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SA RSPCA joins calls for ban on live sheep exports


The South Australian RSPCA has joined calls for a permanent ban on exporting live sheep to the Middle East, but the State Government has warned against “kneejerk” reactions.

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It comes after footage on Nine Network’s 60 Minutes program showed hundreds of sheep dying in extreme heat and filth aboard numerous ships from Australia to the Middle East, with two of the vessels loaded at Port Adelaide.

“Based on current evidence, the federal government must now exercise its legal and moral duty to permanently stop issuing permits for the export of live sheep to the Middle East,” RSPCA spokeswoman Rebekah Eyers said today.

The video, filmed by a navigation officer aboard multiple voyages, shows dozens of distressed sheep struggling to breathe while dead animals are thrown over the side of the boat.

Some of the footage allegedly came from a voyage by market giant Emanuel Experts, which is now the focus of a potential blockade.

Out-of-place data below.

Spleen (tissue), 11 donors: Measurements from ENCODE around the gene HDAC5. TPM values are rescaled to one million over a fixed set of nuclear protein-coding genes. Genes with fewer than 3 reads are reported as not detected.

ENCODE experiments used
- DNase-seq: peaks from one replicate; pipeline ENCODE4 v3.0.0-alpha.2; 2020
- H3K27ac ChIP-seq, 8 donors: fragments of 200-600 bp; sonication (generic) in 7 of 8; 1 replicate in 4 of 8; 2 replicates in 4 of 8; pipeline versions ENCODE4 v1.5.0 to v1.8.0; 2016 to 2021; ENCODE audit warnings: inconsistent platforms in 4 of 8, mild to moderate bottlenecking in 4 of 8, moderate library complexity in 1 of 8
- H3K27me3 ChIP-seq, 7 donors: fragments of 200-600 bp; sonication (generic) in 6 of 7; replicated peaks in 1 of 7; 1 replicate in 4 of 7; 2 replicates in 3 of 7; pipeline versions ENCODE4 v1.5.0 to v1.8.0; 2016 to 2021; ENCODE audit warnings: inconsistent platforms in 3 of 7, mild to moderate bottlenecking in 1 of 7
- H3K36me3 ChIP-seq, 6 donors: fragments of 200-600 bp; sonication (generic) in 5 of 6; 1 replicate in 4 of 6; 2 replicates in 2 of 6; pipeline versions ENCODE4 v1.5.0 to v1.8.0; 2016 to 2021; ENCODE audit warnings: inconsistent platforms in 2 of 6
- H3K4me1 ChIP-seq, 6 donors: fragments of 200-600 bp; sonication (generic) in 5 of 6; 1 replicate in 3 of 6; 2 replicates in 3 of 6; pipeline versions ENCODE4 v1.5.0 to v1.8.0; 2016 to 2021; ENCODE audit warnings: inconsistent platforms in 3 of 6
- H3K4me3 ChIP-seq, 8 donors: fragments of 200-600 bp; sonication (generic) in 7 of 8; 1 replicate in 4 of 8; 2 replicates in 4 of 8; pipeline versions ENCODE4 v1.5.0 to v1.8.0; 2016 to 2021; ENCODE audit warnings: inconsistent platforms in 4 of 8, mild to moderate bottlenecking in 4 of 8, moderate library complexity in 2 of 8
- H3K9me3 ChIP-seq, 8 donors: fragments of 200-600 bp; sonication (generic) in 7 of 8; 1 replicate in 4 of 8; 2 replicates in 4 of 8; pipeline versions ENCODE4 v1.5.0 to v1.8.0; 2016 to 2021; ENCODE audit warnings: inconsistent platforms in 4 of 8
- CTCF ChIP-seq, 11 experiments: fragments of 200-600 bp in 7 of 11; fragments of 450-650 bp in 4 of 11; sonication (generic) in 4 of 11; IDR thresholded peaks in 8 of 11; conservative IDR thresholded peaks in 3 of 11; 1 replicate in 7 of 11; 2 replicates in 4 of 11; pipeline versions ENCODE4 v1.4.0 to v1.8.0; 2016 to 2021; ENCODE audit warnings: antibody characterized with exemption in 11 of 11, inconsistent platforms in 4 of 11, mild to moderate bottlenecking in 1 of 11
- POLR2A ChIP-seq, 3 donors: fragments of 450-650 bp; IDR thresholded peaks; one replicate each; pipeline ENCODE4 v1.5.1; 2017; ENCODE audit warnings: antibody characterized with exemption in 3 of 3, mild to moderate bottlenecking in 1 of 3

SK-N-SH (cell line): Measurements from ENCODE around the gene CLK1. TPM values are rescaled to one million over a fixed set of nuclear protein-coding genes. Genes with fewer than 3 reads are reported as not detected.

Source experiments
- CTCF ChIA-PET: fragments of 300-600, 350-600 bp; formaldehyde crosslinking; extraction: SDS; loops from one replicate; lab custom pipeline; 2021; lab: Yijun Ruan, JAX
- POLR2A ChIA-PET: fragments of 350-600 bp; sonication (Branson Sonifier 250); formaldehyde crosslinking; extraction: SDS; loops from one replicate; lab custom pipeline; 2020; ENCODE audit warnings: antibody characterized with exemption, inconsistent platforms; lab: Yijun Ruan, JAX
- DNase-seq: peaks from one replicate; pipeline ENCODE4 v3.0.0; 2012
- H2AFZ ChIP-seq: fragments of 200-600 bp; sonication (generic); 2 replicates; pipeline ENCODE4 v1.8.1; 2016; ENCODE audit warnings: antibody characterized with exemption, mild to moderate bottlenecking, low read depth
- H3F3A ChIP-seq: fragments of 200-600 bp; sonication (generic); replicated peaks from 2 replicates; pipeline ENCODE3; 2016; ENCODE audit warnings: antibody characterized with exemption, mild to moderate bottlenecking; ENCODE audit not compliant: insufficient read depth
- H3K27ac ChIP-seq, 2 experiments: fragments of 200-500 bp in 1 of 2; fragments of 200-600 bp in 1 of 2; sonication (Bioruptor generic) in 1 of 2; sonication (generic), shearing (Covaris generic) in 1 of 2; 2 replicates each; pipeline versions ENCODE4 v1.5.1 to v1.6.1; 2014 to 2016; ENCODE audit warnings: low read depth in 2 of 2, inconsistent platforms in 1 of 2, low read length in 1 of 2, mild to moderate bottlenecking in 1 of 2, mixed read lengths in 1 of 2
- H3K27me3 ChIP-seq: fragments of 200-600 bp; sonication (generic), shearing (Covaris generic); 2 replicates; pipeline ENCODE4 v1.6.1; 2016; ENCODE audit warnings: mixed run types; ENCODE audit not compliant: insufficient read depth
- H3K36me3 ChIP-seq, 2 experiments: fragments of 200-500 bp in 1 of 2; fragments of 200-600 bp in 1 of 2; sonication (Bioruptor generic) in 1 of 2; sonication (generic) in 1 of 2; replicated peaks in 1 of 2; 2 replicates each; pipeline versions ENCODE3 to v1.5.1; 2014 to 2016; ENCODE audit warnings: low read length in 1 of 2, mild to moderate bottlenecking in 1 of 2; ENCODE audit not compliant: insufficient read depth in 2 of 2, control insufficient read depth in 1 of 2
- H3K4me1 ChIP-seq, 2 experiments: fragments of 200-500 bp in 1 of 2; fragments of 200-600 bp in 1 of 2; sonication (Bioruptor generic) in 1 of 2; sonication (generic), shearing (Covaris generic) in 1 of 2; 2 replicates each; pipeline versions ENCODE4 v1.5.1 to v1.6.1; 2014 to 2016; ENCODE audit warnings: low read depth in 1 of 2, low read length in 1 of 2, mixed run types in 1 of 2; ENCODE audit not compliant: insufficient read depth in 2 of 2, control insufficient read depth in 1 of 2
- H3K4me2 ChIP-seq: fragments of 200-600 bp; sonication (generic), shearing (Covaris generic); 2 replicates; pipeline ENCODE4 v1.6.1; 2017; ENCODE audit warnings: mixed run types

Federal Minister for Agriculture David Littleproud said he was “shocked and deeply disturbed” by the vision.

“This is the livelihood of Australian farmers that are on that ship – that’s their pride and joy,” he said in a video statement posted on Twitter.

An Emanuel Exports ship carrying 65,000 live sheep and 250 cattle to the Middle East will be blocked from leaving Australia on Tuesday if the export company fails to meet strict new conditions.

The Agriculture Department wants the amount of stock on the ship to be reduced, and independently gathered video and photographs of conditions sent to the department every day after it sets sail.

The minister resisted calls from political opponents for a renewed ban on live exports, noting it would primarily punish farmers and exporters who had done nothing wrong.

South Australian Primary Industries Minister Tim Whetstone said he had spoken to Littleproud about the 60 Minutes footage, which he described as “distressing”.

However, he cautioned against “kneejerk reactions”.

“Those exports are critically important to our economy,” he told ABC Radio Adelaide. “You have to make sure that that economy is underpinned by good regulatory requirements, particularly with livestock. Live shipping sheep and cattle has been around for 150 years … that visual experience that people have seen on TV last night was totally unacceptable.”

However, Eyers said the economic case for continuing live exports didn’t stack up.

“Most of the farmers who are sending the sheep from South Australia have other sources of income, they could transition over to … killing those animals on shore, under our own regulation here and then sending that meat chilled,” she said.

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